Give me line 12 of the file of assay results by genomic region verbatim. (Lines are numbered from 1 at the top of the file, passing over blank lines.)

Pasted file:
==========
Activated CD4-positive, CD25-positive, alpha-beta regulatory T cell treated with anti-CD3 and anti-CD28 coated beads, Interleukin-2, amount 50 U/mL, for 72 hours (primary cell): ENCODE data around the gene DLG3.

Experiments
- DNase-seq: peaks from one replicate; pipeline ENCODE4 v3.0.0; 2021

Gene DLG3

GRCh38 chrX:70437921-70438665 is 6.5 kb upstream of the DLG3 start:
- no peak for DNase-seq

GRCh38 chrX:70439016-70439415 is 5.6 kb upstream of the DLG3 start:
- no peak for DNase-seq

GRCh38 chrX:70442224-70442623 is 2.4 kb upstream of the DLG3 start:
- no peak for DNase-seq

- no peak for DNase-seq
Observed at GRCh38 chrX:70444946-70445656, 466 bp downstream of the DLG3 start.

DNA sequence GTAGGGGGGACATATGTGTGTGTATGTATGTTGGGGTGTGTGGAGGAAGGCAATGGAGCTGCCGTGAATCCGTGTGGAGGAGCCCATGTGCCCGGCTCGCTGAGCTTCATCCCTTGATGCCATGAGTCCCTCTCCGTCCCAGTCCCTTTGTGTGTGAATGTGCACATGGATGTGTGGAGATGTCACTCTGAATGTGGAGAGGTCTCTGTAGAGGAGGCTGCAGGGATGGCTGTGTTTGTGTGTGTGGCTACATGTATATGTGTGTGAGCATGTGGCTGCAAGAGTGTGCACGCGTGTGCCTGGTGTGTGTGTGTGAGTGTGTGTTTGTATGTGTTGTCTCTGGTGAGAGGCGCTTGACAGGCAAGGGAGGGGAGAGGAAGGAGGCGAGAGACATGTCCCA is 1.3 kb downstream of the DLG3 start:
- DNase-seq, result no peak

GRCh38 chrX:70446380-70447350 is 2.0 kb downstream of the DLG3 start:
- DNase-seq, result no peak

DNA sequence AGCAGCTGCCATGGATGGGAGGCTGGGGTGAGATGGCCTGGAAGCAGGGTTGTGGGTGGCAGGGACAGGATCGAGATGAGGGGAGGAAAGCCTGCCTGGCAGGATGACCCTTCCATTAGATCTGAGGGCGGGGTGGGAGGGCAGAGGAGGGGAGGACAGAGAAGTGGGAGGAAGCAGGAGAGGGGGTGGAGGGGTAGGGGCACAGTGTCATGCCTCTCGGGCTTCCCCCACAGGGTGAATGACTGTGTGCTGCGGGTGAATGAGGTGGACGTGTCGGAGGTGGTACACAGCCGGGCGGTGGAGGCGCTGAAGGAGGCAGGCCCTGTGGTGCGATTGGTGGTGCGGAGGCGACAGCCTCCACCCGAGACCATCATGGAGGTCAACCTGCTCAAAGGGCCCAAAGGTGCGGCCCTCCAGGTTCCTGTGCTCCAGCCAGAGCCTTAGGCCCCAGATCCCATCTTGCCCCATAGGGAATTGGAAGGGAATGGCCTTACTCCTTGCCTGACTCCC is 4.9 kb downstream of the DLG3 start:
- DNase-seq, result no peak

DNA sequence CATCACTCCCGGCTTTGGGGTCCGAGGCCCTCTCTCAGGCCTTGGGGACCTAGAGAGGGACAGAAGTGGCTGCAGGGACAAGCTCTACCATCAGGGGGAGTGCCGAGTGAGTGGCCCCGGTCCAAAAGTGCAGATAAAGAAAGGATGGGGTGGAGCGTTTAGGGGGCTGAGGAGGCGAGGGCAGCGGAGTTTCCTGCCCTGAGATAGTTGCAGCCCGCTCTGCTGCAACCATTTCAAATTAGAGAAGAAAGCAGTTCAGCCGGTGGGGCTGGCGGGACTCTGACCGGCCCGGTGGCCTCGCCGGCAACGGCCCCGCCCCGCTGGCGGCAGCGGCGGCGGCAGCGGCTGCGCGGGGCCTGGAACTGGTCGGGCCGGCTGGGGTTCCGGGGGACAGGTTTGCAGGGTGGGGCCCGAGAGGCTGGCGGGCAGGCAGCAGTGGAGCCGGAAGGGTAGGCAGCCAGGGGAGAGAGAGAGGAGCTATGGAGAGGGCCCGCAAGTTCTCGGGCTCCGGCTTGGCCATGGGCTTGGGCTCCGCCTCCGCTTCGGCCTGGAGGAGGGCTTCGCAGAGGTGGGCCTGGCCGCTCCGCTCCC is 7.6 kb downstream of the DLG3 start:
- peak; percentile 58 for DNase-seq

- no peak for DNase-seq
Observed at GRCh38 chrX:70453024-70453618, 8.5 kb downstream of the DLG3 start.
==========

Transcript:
Observed at GRCh38 chrX:70444946-70445656, 466 bp downstream of the DLG3 start.